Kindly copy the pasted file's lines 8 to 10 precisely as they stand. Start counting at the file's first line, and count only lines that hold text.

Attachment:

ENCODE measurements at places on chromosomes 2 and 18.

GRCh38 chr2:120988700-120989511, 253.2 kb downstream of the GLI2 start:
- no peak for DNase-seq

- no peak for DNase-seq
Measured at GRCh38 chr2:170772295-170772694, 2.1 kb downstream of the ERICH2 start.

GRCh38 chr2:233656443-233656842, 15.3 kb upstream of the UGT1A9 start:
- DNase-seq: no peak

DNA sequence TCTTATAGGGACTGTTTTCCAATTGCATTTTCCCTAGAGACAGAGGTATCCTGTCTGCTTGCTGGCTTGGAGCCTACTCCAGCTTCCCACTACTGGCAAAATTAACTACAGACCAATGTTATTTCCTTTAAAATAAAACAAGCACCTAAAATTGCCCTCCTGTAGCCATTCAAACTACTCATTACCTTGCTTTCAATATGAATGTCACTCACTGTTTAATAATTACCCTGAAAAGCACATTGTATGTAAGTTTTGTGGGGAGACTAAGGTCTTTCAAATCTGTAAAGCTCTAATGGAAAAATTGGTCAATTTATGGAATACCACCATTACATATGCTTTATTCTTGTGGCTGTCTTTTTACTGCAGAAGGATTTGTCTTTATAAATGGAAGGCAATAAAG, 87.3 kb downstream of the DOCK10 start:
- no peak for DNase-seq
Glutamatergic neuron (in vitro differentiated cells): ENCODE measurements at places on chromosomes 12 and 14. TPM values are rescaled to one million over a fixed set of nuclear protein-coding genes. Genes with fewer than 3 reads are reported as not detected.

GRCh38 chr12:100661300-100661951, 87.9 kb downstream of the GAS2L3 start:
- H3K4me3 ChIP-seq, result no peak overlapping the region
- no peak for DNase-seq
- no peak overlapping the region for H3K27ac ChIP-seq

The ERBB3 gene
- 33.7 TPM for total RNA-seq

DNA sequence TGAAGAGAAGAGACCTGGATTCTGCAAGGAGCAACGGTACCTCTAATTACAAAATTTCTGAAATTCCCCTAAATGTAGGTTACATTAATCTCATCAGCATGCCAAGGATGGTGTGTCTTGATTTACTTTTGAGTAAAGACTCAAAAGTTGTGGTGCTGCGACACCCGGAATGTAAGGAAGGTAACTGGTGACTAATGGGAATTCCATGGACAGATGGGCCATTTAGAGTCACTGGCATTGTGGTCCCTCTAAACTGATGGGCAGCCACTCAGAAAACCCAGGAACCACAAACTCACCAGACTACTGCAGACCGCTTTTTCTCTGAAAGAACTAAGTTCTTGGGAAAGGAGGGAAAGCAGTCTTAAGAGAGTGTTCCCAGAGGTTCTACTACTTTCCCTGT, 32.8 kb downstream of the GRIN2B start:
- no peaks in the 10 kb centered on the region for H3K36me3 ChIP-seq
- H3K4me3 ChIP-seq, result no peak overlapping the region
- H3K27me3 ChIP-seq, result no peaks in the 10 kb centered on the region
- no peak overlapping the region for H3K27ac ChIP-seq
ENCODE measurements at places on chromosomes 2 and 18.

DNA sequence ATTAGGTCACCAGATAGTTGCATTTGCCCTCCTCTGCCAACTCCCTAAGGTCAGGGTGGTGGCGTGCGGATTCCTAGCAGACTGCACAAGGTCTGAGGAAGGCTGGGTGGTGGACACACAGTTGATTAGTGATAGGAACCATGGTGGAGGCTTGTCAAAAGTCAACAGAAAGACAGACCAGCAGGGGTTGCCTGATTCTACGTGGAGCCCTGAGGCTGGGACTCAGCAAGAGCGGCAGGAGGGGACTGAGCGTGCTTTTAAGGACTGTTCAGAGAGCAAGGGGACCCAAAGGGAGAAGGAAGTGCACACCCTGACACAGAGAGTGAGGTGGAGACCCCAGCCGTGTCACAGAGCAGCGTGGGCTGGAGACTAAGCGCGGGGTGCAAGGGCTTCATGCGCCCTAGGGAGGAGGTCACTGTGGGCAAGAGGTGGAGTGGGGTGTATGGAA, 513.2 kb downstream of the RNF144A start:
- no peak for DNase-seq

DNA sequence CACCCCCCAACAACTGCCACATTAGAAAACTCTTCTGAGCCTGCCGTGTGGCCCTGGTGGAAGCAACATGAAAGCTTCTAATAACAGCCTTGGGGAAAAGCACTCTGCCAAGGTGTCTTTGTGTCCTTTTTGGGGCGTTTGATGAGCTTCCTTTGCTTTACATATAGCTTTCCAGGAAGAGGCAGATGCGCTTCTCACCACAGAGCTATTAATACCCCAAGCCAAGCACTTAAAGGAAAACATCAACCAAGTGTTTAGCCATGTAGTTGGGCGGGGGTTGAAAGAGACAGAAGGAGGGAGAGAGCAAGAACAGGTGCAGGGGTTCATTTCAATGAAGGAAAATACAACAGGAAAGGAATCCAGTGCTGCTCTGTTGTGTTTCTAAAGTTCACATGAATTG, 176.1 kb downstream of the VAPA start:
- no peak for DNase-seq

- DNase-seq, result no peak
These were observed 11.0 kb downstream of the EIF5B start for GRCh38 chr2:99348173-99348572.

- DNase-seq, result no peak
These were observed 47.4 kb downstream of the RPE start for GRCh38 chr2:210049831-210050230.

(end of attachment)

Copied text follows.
DNA sequence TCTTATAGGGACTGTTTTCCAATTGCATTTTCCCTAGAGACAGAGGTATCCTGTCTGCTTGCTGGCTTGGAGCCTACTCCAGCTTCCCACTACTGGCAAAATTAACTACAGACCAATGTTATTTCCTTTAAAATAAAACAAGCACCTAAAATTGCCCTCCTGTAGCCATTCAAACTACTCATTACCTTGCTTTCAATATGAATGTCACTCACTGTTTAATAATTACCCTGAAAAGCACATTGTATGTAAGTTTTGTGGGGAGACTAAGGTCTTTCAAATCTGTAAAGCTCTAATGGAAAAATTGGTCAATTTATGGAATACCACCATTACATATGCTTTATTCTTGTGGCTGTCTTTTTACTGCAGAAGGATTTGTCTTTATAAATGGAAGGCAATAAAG, 87.3 kb downstream of the DOCK10 start:
- no peak for DNase-seq
Glutamatergic neuron (in vitro differentiated cells): ENCODE measurements at places on chromosomes 12 and 14. TPM values are rescaled to one million over a fixed set of nuclear protein-coding genes. Genes with fewer than 3 reads are reported as not detected.